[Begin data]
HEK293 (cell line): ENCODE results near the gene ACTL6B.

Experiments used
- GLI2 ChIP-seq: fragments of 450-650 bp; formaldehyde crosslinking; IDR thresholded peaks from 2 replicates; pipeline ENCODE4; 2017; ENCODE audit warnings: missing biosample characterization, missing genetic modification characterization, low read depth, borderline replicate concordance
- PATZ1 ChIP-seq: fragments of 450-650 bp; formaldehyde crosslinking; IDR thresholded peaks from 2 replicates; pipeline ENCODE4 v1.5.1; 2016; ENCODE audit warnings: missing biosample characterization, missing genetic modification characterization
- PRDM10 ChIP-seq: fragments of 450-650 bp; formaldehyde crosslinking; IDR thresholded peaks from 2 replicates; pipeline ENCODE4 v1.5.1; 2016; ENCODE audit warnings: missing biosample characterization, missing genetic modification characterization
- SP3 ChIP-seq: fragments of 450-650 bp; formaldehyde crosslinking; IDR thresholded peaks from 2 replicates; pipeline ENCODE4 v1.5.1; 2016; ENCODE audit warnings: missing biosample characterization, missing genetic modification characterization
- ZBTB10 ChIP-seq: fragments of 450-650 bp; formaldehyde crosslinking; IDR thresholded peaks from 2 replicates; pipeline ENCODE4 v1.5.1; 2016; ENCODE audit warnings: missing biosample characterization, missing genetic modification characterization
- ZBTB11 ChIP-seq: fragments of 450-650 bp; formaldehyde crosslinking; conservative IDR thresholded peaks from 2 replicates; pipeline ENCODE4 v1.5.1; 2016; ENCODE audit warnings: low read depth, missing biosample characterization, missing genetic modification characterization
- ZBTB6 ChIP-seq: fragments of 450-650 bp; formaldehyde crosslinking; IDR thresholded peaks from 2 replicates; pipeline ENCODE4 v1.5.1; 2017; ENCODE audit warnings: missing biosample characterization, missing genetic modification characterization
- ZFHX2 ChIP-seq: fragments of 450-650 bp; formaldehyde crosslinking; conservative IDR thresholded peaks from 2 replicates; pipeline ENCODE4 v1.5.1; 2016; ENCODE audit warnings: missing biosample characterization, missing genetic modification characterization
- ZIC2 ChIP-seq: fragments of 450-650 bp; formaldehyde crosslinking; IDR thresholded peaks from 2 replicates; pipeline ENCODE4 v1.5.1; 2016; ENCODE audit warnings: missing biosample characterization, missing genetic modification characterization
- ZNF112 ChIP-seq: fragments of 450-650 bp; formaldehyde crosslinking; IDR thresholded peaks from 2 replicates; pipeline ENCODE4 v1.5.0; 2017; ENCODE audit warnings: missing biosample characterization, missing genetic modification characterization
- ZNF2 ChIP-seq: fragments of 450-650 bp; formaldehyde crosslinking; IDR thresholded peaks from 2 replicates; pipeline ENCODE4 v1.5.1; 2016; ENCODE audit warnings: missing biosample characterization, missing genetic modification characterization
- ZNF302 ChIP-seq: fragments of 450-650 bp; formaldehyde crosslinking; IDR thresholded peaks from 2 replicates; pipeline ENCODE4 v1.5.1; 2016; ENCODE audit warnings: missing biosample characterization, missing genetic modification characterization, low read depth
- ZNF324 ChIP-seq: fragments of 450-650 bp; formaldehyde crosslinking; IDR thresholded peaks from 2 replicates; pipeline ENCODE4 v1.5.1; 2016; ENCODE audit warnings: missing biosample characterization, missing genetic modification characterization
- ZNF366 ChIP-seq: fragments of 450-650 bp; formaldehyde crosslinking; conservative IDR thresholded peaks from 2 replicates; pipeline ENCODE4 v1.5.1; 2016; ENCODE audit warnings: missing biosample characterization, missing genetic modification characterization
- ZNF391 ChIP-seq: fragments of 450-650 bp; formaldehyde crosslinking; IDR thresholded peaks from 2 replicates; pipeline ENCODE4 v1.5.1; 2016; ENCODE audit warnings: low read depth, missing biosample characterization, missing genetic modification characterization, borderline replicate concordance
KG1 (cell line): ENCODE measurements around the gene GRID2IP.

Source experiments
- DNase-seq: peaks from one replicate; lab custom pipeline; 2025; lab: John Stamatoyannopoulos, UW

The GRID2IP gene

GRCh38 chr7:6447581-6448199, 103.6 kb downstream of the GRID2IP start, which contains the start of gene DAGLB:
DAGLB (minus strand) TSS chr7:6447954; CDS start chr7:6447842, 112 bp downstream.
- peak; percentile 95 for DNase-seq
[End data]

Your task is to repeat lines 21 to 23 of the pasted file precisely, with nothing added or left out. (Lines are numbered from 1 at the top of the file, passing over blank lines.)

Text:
The GRID2IP gene

GRCh38 chr7:6447581-6448199, 103.6 kb downstream of the GRID2IP start, which contains the start of gene DAGLB:
DAGLB (minus strand) TSS chr7:6447954; CDS start chr7:6447842, 112 bp downstream.